“The book is about what goes on in the lives of real people when the industrial economy goes south. It’s about reacting to bad circumstances in the worst way possible. It’s about a culture that increasingly encourages social decay instead of counteracting it.”
I get where Vance is coming from. He realizes there is a certain amount of victimization in the attitude of the community he grew up in. Vance has the unique perspective of someone who is both a primary witness and a detached observer.
These communities sprang up around industrial centers, thrived, settled, and stubbornly resisted their atrophy. And certainly Vance is right about the unworthy way his people have dealt with the loss of prosperity. Many of them who fell down decided not to get up. Vance is harsh when he says that is not the kind of people their fathers and grandfathers were.
I think Vance realizes something that isn’t apparent to outsiders, that his people will only get up for a fight. And so he doesn’t pull his punches. He lays the blame squarely on their shoulders, because he wants them mad. He wants them mad enough to get up and raise their fists. They fought their way into the earth for coal and steel, and he wants them to fight their way out.
Their is a profound pride to tight-knit communities. Some might say these people should simply pack up and move wherever they can find economic security. But it means severing ties that go back several generations. There is a very real fear that if they leave behind their community, they will also leave behind their identity. Deep down that is what they love most, rich or poor, rain or shine: their history.
Would I kill to gain freedom? It’s easy to say yes from the safety of my computer desk. There’s likely a breaking point for us all, a set of conditions that once met, would trigger violent flashback. These conditions are different for everyone, obviously. But since it’s all hypothetical, I absolutely would. Who didn’t cheer when Tarantino’s Django went on a murderous rampage against his oppressors? It was brutal but righteous, and the aggressors deserved what they got.
But let’s be realistic, most people in a situation like Cora’s from The Underground Railroad would simply go with the flow, and probably wouldn’t be dreaming of freedom so much as wishing to be left alone. Most people find it difficult to uproot their lives to somewhere without a support system, entirely dependent on the charity of others. It simply isn’t feasible. Add to that an element of mortal danger, and it’s rather demotivating.
Tangentially, the word freedom is often misused. We use it in place of the word liberty, and the two have very different meanings. To use an example: If one were placed in a jail cell, they have the liberty to do anything within the confines of that cell. Dance, scream, beat one’s head against the wall…
Conversely, freedom is one’s ability to exercise(or not) their given liberties. A prisoner has lost the liberty to drive down the highway, but they are free to dream about the trip. They can take our liberties, but they can’t take our freedom.
On one hand, Doerr’s novel is all about its powerless characters being swept along by the tide of WWII. Readers are not privy to the lives of Germany’s leaders, or France’s government. Instead we see Werner’s orphanage, and Marie-Laure’s museum, and their story is what they can hold onto as the landscape is torn apart.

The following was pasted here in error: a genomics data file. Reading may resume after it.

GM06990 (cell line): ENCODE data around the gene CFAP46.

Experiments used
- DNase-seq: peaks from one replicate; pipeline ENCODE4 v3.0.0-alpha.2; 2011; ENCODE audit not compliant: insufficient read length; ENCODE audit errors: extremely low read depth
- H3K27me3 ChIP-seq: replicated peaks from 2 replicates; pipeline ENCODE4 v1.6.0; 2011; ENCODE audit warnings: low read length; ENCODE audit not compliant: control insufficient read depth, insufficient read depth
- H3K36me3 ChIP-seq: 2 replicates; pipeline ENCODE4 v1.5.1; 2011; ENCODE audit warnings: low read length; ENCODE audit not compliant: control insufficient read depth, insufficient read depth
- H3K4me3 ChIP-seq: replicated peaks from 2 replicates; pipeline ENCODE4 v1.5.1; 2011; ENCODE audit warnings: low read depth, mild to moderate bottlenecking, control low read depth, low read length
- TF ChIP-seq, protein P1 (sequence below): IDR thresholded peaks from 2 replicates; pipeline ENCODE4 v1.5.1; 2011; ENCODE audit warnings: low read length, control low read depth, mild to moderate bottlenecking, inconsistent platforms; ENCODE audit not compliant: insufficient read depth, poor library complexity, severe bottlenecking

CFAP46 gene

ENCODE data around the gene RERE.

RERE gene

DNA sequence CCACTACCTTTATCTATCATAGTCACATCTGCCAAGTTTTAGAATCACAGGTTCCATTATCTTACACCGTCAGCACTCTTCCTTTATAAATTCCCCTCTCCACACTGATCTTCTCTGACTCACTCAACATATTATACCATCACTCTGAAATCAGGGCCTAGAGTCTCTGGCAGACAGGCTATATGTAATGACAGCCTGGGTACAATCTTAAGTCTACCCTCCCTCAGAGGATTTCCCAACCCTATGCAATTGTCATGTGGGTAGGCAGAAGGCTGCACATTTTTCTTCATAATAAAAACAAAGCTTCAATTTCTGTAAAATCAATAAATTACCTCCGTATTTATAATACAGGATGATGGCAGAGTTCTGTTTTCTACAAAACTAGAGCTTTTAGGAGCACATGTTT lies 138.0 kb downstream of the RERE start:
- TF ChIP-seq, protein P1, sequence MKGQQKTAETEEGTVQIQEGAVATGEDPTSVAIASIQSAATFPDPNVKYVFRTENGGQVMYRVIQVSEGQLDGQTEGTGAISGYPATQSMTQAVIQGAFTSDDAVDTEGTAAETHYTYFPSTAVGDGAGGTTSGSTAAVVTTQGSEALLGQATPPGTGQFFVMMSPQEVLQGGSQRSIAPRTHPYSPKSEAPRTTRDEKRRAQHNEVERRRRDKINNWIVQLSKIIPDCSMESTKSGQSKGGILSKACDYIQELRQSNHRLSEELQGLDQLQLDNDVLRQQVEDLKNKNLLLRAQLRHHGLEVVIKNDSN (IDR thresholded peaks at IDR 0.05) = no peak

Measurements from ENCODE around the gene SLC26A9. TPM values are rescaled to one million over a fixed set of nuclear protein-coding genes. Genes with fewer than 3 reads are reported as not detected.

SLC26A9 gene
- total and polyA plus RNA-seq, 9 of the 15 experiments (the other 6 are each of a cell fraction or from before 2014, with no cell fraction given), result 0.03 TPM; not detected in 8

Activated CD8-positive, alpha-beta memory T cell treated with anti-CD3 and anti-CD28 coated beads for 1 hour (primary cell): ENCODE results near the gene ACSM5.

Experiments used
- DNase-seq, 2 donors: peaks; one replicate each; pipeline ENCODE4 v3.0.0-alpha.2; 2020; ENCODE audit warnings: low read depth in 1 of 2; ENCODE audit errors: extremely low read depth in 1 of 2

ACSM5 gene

On the other hand, the plot drives everything. There would be no story without the war, and the characters’ lives would not warrant recounting.
There is one example that stands out:
“In the absolute blackness, his vision is webbed with a thousand traveling wisps of red and blue. Flames? Phantoms? They lick along the floor, then rise to the ceiling, glowing strangely, serenely. “Are we dead?” he shouts into the dark. “Have we died?””
This moment is filled with suspense, and yet it ends when most authors would linger. To paraphrase Doerr: If a character pulls out a gun and shoots someone, that’s surprise. If a character pulls out a gun and leaves it on the table through the meal, that’s suspense. When you know what’s going to happen, it creates tension.
The above quote seems to fail in that regard, and easily makes the argument that the novel is plot driven. We know Werner doesn’t die because Doerr doesn’t stick around to solve the mystery.
The plot must move forward, even when the characters are terrified.
Living in an ideologically oppressive society:
I’m not going to compare Nazi Germany to modern-day America. It’s offensive to even imply that our civilization remotely resembles that one. You can dislike our politics, you can dislike our president, but we get to vote on these things, and we’ve yet to see state-sanctioned genocide. There’s this mindset that things are the worst they’ve ever been, and the U.S. is unraveling as we speak. You know why this idea is floating around? Because it sells papers. We live in a culture where if you’re not part of the offended, you’re one of the offensive. Welcome to free speech. The right to get angry about anything, alongside the right to do nothing about our culture’s problems. “Don’t give that homeless guy a nickel, he’ll probably spend it on booze.” You know you’ve heard that one.
The fact is, 99% of us would probably go along with whatever screwed-up ideology our Gov’t came up with, had we lived in Nazi Germany. The alternative would be becoming an enemy of the state. In Doerr’s novel, the only reason Werner wasn’t killed was because he kept his mouth shut, and because he was useful to those in power.